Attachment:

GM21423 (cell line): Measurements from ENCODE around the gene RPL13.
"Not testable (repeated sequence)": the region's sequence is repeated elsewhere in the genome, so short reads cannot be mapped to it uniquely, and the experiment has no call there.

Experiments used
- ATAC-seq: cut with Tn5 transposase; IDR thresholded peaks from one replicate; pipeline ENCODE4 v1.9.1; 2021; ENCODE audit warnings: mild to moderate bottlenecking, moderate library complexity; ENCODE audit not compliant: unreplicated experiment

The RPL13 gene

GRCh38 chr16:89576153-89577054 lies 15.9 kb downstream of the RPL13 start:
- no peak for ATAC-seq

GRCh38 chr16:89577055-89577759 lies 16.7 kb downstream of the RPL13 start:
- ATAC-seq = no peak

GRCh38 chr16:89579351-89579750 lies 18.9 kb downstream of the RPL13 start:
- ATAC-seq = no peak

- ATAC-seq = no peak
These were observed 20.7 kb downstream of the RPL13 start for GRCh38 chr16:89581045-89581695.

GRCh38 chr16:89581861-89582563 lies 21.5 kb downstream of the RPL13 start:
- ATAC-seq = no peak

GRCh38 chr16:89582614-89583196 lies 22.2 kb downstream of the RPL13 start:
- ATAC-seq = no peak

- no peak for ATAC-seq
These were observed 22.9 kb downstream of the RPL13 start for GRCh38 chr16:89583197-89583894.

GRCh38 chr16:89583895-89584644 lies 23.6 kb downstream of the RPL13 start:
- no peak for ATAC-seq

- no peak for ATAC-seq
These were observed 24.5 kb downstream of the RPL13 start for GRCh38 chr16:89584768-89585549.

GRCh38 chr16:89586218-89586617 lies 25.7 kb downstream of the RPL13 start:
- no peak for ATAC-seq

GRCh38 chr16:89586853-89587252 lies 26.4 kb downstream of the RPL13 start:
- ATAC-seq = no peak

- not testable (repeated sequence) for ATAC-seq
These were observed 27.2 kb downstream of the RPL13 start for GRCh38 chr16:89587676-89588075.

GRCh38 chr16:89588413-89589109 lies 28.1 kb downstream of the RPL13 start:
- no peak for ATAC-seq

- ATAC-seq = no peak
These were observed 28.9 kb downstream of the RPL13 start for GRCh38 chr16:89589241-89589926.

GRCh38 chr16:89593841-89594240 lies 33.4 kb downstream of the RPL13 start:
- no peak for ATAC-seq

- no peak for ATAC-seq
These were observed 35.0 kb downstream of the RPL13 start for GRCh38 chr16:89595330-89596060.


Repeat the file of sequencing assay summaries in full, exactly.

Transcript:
GM21423 (cell line): Measurements from ENCODE around the gene RPL13.
"Not testable (repeated sequence)": the region's sequence is repeated elsewhere in the genome, so short reads cannot be mapped to it uniquely, and the experiment has no call there.

Experiments used
- ATAC-seq: cut with Tn5 transposase; IDR thresholded peaks from one replicate; pipeline ENCODE4 v1.9.1; 2021; ENCODE audit warnings: mild to moderate bottlenecking, moderate library complexity; ENCODE audit not compliant: unreplicated experiment

The RPL13 gene

GRCh38 chr16:89576153-89577054 lies 15.9 kb downstream of the RPL13 start:
- no peak for ATAC-seq

GRCh38 chr16:89577055-89577759 lies 16.7 kb downstream of the RPL13 start:
- ATAC-seq = no peak

GRCh38 chr16:89579351-89579750 lies 18.9 kb downstream of the RPL13 start:
- ATAC-seq = no peak

- ATAC-seq = no peak
These were observed 20.7 kb downstream of the RPL13 start for GRCh38 chr16:89581045-89581695.

GRCh38 chr16:89581861-89582563 lies 21.5 kb downstream of the RPL13 start:
- ATAC-seq = no peak

GRCh38 chr16:89582614-89583196 lies 22.2 kb downstream of the RPL13 start:
- ATAC-seq = no peak

- no peak for ATAC-seq
These were observed 22.9 kb downstream of the RPL13 start for GRCh38 chr16:89583197-89583894.

GRCh38 chr16:89583895-89584644 lies 23.6 kb downstream of the RPL13 start:
- no peak for ATAC-seq

- no peak for ATAC-seq
These were observed 24.5 kb downstream of the RPL13 start for GRCh38 chr16:89584768-89585549.

GRCh38 chr16:89586218-89586617 lies 25.7 kb downstream of the RPL13 start:
- no peak for ATAC-seq

GRCh38 chr16:89586853-89587252 lies 26.4 kb downstream of the RPL13 start:
- ATAC-seq = no peak

- not testable (repeated sequence) for ATAC-seq
These were observed 27.2 kb downstream of the RPL13 start for GRCh38 chr16:89587676-89588075.

GRCh38 chr16:89588413-89589109 lies 28.1 kb downstream of the RPL13 start:
- no peak for ATAC-seq

- ATAC-seq = no peak
These were observed 28.9 kb downstream of the RPL13 start for GRCh38 chr16:89589241-89589926.

GRCh38 chr16:89593841-89594240 lies 33.4 kb downstream of the RPL13 start:
- no peak for ATAC-seq

- no peak for ATAC-seq
These were observed 35.0 kb downstream of the RPL13 start for GRCh38 chr16:89595330-89596060.